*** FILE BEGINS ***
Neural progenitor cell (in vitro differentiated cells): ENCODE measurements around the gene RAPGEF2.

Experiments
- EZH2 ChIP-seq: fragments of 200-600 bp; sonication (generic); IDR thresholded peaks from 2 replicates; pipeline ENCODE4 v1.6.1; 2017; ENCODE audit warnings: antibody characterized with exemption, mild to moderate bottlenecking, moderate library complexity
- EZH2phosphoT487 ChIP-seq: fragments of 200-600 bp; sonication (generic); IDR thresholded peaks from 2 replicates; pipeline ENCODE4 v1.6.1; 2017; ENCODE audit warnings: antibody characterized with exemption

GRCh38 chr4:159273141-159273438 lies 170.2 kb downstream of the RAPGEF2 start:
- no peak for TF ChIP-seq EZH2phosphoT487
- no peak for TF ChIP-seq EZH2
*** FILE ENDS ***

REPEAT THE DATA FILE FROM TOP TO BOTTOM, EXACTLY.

Neural progenitor cell (in vitro differentiated cells): ENCODE measurements around the gene RAPGEF2.

Experiments
- EZH2 ChIP-seq: fragments of 200-600 bp; sonication (generic); IDR thresholded peaks from 2 replicates; pipeline ENCODE4 v1.6.1; 2017; ENCODE audit warnings: antibody characterized with exemption, mild to moderate bottlenecking, moderate library complexity
- EZH2phosphoT487 ChIP-seq: fragments of 200-600 bp; sonication (generic); IDR thresholded peaks from 2 replicates; pipeline ENCODE4 v1.6.1; 2017; ENCODE audit warnings: antibody characterized with exemption

GRCh38 chr4:159273141-159273438 lies 170.2 kb downstream of the RAPGEF2 start:
- no peak for TF ChIP-seq EZH2phosphoT487
- no peak for TF ChIP-seq EZH2